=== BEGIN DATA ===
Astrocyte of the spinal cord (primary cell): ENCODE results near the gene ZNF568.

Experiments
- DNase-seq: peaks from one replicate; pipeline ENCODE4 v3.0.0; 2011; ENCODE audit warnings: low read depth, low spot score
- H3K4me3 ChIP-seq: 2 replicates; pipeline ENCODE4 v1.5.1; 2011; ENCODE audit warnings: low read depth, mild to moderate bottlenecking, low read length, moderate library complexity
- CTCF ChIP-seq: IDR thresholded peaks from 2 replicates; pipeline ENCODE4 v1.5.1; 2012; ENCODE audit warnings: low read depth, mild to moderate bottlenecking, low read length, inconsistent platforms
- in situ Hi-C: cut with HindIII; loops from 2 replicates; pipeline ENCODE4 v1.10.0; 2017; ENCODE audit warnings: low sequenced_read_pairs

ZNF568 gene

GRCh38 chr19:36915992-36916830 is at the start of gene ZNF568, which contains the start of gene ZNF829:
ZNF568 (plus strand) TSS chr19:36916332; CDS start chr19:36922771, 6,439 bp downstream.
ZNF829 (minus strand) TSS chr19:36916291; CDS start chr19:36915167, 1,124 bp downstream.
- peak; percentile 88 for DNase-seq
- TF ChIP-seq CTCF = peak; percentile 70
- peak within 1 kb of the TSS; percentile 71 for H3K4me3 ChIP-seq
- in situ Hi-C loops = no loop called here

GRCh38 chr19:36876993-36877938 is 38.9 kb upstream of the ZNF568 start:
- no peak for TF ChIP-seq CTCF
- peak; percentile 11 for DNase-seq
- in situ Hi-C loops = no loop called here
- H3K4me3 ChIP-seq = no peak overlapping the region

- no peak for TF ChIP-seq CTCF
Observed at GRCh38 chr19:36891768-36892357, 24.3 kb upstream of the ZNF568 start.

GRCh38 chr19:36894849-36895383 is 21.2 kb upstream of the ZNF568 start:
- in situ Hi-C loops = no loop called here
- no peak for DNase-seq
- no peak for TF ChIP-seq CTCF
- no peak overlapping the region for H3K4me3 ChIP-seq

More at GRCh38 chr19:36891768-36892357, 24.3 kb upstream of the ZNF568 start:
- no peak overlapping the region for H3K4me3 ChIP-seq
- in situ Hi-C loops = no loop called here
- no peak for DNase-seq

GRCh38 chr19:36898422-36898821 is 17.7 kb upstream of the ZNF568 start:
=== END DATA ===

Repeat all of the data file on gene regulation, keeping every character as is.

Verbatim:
Astrocyte of the spinal cord (primary cell): ENCODE results near the gene ZNF568.

Experiments
- DNase-seq: peaks from one replicate; pipeline ENCODE4 v3.0.0; 2011; ENCODE audit warnings: low read depth, low spot score
- H3K4me3 ChIP-seq: 2 replicates; pipeline ENCODE4 v1.5.1; 2011; ENCODE audit warnings: low read depth, mild to moderate bottlenecking, low read length, moderate library complexity
- CTCF ChIP-seq: IDR thresholded peaks from 2 replicates; pipeline ENCODE4 v1.5.1; 2012; ENCODE audit warnings: low read depth, mild to moderate bottlenecking, low read length, inconsistent platforms
- in situ Hi-C: cut with HindIII; loops from 2 replicates; pipeline ENCODE4 v1.10.0; 2017; ENCODE audit warnings: low sequenced_read_pairs

ZNF568 gene

GRCh38 chr19:36915992-36916830 is at the start of gene ZNF568, which contains the start of gene ZNF829:
ZNF568 (plus strand) TSS chr19:36916332; CDS start chr19:36922771, 6,439 bp downstream.
ZNF829 (minus strand) TSS chr19:36916291; CDS start chr19:36915167, 1,124 bp downstream.
- peak; percentile 88 for DNase-seq
- TF ChIP-seq CTCF = peak; percentile 70
- peak within 1 kb of the TSS; percentile 71 for H3K4me3 ChIP-seq
- in situ Hi-C loops = no loop called here

GRCh38 chr19:36876993-36877938 is 38.9 kb upstream of the ZNF568 start:
- no peak for TF ChIP-seq CTCF
- peak; percentile 11 for DNase-seq
- in situ Hi-C loops = no loop called here
- H3K4me3 ChIP-seq = no peak overlapping the region

- no peak for TF ChIP-seq CTCF
Observed at GRCh38 chr19:36891768-36892357, 24.3 kb upstream of the ZNF568 start.

GRCh38 chr19:36894849-36895383 is 21.2 kb upstream of the ZNF568 start:
- in situ Hi-C loops = no loop called here
- no peak for DNase-seq
- no peak for TF ChIP-seq CTCF
- no peak overlapping the region for H3K4me3 ChIP-seq

More at GRCh38 chr19:36891768-36892357, 24.3 kb upstream of the ZNF568 start:
- no peak overlapping the region for H3K4me3 ChIP-seq
- in situ Hi-C loops = no loop called here
- no peak for DNase-seq

GRCh38 chr19:36898422-36898821 is 17.7 kb upstream of the ZNF568 start: